Being Picasso’s Mother: A Conversation with Maria Jose Bavio for Nat Geo's GENIUS PICASSO | The Fan Carpet Ltd • The Fan Carpet: The RED Carpet for FANS • The Fan Carpet: Fansites Network • The Fan Carpet: Slate • The Fan Carpet: Theatre Spotlight • The Fan Carpet: Arena • The Fan Carpet: International

Being Picasso’s Mother: A Conversation with Maria Jose Bavio for Nat Geo’s GENIUS PICASSO

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(Main Photo credit: Nikki Leigh Scott)

Pablo Picasso confronts the threat of fascism in Spain, and Young Pablo rejects traditional painting to search for his own voice.

Of Argentine and South African descent, Maria Jose Bavio stars alongside Antonio Banderas, Alex Rich, Robert Sheehan, Aisling Franciosi, T. R. Knight, Sebastian Roché and Seth Gabel in the second season of the critically acclaimed National Geographic series. With Maria now residing in London I took the opportunity to catch up with: Maria Jose Bavio.

With the new Genius Picasso anthology scheduled to premiere later this month The Fan Carpet’s Melanie Radloff caught up with actress Maria Jose Bavio, who plays Picasso’s mother in the period drama…



Tell us about your role in the new Genius Picasso series.

I play Maria Picasso Lopez, who is Picasso’s mother. It’s a small role, I’m in four episodes. But she is a very strong character and pivotal in Picasso’s life. She is the steering force behind him. She was his number one fan. She is this constant presence in his life, whether you see her on screen or not.


What was the most memorable moment?

I would say the birthing scene. Trying to remain grounded in the presence of 30 men on set, staring at my spread legs, rehearsing the birth. What really helped, when I was trying to take all of that in, I had Kathy (Kathy Herndl, 2nd camerawoman on set). She introduced herself and handed me my lifeline by saying “I’ve got you!”. She really made me feel that I wasn’t alone. Although I was in the most vulnerable state, exposing myself, physically and emotionally, she was my support system. Oh and what was really amazing about this was that I gave birth in the house Picasso was actually born in. Right underneath the room where his birth took place. You could just feel the energy. That gave me chills.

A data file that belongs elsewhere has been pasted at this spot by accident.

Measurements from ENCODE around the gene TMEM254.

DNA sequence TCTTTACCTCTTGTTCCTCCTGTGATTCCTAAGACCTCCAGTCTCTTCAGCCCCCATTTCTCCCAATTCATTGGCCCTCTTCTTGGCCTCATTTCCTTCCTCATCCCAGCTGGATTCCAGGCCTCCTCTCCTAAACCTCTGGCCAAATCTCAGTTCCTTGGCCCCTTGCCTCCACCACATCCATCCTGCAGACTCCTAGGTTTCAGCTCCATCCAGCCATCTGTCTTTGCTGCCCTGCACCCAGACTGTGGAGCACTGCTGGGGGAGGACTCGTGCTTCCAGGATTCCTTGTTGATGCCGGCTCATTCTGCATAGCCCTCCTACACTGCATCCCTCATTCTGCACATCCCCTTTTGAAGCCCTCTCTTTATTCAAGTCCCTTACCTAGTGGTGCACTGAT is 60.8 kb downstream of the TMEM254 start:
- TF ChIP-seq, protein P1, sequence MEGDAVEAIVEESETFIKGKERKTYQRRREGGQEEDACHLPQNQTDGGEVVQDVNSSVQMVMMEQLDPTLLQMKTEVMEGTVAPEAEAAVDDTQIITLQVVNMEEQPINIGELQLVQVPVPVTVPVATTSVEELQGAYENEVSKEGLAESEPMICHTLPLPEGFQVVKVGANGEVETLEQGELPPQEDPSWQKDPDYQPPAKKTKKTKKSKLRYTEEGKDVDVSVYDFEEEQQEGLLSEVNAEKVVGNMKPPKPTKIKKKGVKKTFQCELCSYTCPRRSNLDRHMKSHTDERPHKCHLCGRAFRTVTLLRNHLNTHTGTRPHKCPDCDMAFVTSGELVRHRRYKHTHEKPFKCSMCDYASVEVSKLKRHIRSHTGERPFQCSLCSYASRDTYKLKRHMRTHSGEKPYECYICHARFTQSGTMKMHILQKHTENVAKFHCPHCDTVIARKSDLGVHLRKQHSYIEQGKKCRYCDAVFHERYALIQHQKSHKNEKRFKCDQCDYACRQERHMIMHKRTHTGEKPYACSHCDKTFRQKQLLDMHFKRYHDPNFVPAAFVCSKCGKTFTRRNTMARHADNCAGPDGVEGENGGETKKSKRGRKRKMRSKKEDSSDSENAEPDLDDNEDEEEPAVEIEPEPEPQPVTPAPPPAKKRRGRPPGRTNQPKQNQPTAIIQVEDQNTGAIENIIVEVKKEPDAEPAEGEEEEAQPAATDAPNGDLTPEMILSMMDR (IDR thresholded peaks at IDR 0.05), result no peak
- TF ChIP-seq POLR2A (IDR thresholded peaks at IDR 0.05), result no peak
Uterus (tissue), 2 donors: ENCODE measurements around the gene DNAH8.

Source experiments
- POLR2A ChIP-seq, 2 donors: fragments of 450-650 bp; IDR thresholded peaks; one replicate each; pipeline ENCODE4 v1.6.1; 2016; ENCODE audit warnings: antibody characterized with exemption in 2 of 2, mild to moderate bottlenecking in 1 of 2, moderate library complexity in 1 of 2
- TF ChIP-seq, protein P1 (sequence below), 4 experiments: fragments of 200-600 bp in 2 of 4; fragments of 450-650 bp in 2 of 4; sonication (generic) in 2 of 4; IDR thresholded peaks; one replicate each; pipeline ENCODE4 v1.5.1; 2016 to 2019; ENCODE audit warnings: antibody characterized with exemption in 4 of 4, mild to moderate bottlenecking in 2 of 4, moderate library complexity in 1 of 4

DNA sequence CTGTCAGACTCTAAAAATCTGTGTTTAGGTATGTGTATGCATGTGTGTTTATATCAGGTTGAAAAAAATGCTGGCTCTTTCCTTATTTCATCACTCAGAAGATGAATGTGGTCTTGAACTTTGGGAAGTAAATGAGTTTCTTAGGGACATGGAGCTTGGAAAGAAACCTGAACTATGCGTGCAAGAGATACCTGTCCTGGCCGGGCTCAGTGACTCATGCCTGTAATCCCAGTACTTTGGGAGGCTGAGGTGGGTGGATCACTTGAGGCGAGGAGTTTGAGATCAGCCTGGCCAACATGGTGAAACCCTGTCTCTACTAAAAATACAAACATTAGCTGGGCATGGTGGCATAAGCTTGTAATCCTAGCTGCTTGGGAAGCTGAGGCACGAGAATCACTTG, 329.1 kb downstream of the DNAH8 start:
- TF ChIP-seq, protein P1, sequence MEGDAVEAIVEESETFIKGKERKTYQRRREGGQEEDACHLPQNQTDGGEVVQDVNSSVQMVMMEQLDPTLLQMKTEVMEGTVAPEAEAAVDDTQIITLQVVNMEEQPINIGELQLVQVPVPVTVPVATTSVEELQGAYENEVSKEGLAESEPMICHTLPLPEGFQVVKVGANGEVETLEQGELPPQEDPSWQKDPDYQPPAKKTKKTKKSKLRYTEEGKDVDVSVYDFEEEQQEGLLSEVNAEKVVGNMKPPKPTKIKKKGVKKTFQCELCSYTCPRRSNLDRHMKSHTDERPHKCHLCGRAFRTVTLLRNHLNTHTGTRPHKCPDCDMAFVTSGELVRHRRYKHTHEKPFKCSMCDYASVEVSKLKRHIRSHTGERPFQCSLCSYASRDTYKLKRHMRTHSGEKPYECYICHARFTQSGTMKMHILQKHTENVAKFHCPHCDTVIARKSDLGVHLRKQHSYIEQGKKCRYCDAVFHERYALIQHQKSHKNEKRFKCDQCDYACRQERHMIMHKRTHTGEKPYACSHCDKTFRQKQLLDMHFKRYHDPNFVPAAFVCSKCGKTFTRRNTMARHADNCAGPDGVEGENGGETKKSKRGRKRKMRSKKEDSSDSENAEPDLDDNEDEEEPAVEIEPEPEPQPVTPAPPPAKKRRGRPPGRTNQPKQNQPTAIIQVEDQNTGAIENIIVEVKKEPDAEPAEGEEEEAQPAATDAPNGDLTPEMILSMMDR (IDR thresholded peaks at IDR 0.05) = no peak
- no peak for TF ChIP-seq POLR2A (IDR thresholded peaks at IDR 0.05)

Do you have any funny anecdotes from set?

I don’t know if it’s an anecdote, but after my birthing ordeal Poncho (John Pontrelli, 1st AD) came up to me asking if I needed anything and I jokingly said “Gin!” and he said he can make that happen, but I quickly added I was just kidding, I need to focus on the scene etc etc. Few days later, we’re shooting in Barcelona and I’m on set, watching from the side lines before my next scene and Poncho comes up to me and says he has a surprise for me. I close my eyes and he places something in my hands. It’s a small gin bottle. I got so overwhelmed because he remembered. It was just very moving. That was the general atmosphere on set during production. And I still have that gin bottle!


Tell me about the press screening in Malaga you attended.

It was held at the Cervantes Theatre in Malaga on the 22nd of March. They screened the first one hour episode. We came on stage as it ended to a standing ovation, which then turned into a flamenco clap- and-stomp by the audience. Everyone was buzzing. It was amazing.

But you know what else was amazing? Not only did I get good feedback for my performance in Genius, but a fellow cast member recognised me from another project, a short called “Struck”, which had just been released to the public. It explores the female gaze on conflicted modern masculinity. You think no one will watch that outside your little social media circle and then you have someone like Theo (T. R. Knight, who plays Max Jacob in Genius Picasso) mention he’d seen this short on Short Of The Week and how much he loved my performance. That’s when it hit me. Don’t underestimate the exposure you get online. How many people it can reach and who might potentially see it. It is such a great project with such a strong voice. Directed by Aurora Fearnley and written by Isley Alana Lynn. The release of Struck coincided with the #MeToo and #TimesUp movements, which was perfect considering it depicts the theme of survivor, sexual aggression and female empowerment.


What’s your next project, what are you working on at the moment?

There are two things. I’m the co-founder and producer of CLD, The Chronic Love Dispensary, which is a theatre company focussing on real life stories. Very intimate, fly on the wall performances. Our next show is called “Penetration”. For exact dates and venue check out our website.  

The second bit I am working on is a short film with a group of women, which again deals with female empowerment. This whole movement has given us a need to tell our stories and we’re riding that wave. It’s time for more female stories to be told.

Thank you so much for sitting down with me.

To keep up-to-date on Maria’s next projects check out her website.



Genius Picasso had its US premiere April 20th at the Tribeca Film Festival. General audiences get to see it starting April 24th on Nat Geo, and that includes us here in the UK.

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